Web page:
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Two undirected graphs $G$ and $H$ on the vertices $1,2,\ldots,n$ are disjoint if the intersection of their edge sets is empty. Assume both $G$ and $H$ are represented by adjacency matrices.

Describe an efficient algorithm that decides if $G$ and $H$ are disjoint. What is the complexity of your algorithm? Justify the correctness of your algorithm and your complexity claim.

What I am thinking is just picking an arbitrary vertex on either graph like $G$ and checking if we can reach a vertex from the other graph $H$ by running some simple traversal like DFS. Is there a better way? I am thinking what if we go through the adjacency matrix of one graph and check if any edge connects a vertex from one graph to the other.

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    $\begingroup$ It seems to me that you have not really understood what it means that graphs are disjoints. Please re-read the definition. It is a good idea to use the adjacency matrix, but what does it mean that a edge connects a vertex from one graph to the other? $\endgroup$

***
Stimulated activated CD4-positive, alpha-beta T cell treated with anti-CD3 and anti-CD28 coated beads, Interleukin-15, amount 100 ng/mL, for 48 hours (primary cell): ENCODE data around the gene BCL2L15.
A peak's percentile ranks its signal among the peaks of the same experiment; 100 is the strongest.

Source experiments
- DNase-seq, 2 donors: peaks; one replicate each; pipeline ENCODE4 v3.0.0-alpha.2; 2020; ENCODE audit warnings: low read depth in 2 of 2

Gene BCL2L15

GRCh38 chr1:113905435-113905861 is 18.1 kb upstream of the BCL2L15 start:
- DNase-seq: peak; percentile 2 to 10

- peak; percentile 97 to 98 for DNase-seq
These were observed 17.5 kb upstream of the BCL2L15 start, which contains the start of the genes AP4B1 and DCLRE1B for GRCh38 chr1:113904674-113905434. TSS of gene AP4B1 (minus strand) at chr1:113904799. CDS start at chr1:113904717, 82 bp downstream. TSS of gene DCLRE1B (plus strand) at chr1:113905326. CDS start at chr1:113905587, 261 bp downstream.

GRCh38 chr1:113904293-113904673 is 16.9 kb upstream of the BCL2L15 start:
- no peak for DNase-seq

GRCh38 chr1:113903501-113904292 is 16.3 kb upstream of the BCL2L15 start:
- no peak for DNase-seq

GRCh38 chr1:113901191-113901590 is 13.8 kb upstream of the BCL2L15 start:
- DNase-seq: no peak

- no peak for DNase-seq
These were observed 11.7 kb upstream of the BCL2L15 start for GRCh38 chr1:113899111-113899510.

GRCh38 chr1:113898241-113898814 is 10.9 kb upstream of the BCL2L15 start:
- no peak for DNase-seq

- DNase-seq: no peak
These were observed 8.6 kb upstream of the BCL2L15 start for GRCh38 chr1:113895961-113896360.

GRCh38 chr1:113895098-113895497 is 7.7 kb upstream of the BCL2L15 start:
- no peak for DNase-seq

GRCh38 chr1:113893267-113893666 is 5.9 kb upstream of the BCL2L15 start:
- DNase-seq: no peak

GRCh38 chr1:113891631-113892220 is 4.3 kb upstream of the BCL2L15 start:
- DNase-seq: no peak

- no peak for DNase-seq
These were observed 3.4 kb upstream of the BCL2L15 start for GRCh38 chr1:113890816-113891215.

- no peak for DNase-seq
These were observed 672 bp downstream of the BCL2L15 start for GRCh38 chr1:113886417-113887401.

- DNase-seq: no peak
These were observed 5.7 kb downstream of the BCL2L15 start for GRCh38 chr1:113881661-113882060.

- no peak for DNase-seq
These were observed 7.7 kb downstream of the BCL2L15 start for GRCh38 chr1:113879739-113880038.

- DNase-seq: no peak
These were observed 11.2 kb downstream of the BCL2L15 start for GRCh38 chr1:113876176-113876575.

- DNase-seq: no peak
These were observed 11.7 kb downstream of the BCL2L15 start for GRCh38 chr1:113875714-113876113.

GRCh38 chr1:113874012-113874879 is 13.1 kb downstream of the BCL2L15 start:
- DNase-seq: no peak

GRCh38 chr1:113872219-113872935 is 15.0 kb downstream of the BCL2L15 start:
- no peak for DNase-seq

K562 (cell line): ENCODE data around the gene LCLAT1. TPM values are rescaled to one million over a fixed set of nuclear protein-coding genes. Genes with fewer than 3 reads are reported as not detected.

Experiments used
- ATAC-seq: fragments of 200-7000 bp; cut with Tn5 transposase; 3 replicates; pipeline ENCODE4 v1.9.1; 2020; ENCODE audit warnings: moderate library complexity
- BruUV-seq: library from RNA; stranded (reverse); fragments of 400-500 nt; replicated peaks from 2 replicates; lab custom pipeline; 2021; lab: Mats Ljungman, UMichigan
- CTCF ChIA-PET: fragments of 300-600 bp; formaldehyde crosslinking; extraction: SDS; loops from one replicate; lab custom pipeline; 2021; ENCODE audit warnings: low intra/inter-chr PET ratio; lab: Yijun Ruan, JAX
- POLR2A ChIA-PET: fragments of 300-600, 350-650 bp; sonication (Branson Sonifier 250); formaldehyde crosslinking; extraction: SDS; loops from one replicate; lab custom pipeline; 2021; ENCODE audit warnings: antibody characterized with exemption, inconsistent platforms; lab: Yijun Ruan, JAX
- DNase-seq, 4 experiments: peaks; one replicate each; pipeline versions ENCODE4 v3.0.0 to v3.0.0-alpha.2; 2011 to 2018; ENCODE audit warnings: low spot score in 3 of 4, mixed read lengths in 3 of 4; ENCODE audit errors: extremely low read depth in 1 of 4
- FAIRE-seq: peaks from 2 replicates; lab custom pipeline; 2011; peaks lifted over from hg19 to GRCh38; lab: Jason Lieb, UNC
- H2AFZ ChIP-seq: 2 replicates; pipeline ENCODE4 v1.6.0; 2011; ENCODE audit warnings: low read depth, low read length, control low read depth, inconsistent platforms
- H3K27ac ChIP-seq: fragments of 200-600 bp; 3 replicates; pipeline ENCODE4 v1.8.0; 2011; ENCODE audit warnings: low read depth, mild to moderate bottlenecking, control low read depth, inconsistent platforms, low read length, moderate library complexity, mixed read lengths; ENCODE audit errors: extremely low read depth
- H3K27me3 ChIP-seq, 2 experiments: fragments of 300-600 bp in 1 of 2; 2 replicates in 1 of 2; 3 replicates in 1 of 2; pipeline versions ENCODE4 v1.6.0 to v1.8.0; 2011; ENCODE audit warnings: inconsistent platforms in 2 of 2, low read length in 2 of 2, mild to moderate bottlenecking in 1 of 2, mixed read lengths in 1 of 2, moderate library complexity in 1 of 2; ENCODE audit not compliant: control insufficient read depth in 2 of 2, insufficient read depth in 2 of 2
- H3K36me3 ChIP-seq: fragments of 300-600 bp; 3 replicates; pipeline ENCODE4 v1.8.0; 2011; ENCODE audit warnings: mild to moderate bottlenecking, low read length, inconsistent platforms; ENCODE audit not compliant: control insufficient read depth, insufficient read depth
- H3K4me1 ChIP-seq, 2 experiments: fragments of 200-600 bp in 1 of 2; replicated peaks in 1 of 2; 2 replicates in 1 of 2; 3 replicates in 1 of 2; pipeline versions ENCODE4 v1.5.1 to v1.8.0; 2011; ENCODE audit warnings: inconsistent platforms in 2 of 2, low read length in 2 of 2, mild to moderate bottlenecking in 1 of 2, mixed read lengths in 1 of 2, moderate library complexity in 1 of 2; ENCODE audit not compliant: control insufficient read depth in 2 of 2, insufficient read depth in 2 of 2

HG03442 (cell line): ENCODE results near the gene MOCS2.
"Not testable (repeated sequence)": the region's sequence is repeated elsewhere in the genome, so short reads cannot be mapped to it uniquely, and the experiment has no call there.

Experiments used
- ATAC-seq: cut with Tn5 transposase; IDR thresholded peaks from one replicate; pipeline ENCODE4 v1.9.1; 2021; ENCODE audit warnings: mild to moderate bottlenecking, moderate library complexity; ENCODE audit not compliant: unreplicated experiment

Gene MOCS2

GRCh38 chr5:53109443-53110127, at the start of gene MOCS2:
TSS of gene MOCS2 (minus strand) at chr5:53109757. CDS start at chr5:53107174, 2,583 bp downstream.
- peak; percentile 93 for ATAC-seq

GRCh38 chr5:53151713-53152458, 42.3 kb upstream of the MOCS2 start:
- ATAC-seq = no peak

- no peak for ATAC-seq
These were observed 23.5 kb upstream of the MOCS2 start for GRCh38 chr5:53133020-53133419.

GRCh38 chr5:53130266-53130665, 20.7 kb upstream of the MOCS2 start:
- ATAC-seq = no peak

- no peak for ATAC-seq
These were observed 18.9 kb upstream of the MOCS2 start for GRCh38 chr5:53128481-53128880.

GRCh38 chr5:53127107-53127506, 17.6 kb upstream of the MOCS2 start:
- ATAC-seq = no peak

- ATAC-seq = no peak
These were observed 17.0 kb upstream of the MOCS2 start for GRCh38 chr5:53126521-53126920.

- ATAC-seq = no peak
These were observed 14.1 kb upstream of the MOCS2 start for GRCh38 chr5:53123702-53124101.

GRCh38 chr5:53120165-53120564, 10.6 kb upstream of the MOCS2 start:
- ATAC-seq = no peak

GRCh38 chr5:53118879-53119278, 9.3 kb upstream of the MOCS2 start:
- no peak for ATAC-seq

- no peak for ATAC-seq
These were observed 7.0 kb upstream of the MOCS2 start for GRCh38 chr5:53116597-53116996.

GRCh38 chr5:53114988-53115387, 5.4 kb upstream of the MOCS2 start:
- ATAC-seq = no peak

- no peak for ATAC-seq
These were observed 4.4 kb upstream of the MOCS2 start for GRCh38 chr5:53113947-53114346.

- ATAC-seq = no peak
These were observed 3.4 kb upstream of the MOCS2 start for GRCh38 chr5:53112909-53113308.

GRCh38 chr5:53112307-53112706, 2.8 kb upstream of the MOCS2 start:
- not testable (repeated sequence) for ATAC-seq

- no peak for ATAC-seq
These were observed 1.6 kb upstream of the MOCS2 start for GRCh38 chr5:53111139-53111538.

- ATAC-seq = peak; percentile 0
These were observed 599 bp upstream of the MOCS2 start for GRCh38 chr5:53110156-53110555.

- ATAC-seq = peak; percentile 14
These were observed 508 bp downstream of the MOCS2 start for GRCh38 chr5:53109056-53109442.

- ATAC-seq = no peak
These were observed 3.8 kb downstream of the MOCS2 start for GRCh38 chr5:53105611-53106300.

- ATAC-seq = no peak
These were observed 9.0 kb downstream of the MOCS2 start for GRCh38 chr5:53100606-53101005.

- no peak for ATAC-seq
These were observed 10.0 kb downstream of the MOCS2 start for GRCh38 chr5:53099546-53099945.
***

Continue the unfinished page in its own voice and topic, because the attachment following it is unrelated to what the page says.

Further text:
– Nathaniel
    Apr 22 at 23:17
  • $\begingroup$ @Nathaniel isn't exactly what you said an edge connecting one vertex from one graph to the other? I am confused $\endgroup$
    – Benny
    Apr 22 at 23:26
  • $\begingroup$ Graphs may be edge disjoint and vertex disjoint, and your definition describes edge disjoint ones. So, they might have common vertices and your idea with DFS won't work. $\endgroup$
    – HEKTO
    Apr 23 at 3:22
  • $\begingroup$ so what is a better way? $\endgroup$
    – Benny
    Apr 23 at 3:39
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    $\begingroup$ As an example, you could have $E_G = \{\{1, 2\}, \{3, 4\}, \{5, 6\}\}$ and $E_H = \{\{2, 3\}, \{4, 5\}, \{6, 7\}\}$. This is an example of two disjoint graphs, because they have no edge in common. Is this clearer? $\endgroup$
    – Nathaniel
    Apr 23 at 6:39
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The adjacency matrix $A_G$ of an undirected graph $G=(V,E)$ is defined as follows: $A_G$ is a $V \times V$ matrix, $A_G(v,v) = 0$ for all $v \in V$, and $A_G(u,v) = 1$ if $\{u,v\} \in E$ and $A_G(u,v) = 0$ if $\{u,v\} \notin E$.

Two graphs $G,H$ are edge-disjoint if there doesn't exist an edge $\{u,v\}$ which belongs to both of them. That is, $G,H$ are edges-disjoint if there do no exist $u,v$ such that $A_G(u,v) = A_H(u,v) = 1$.

You take it from here.

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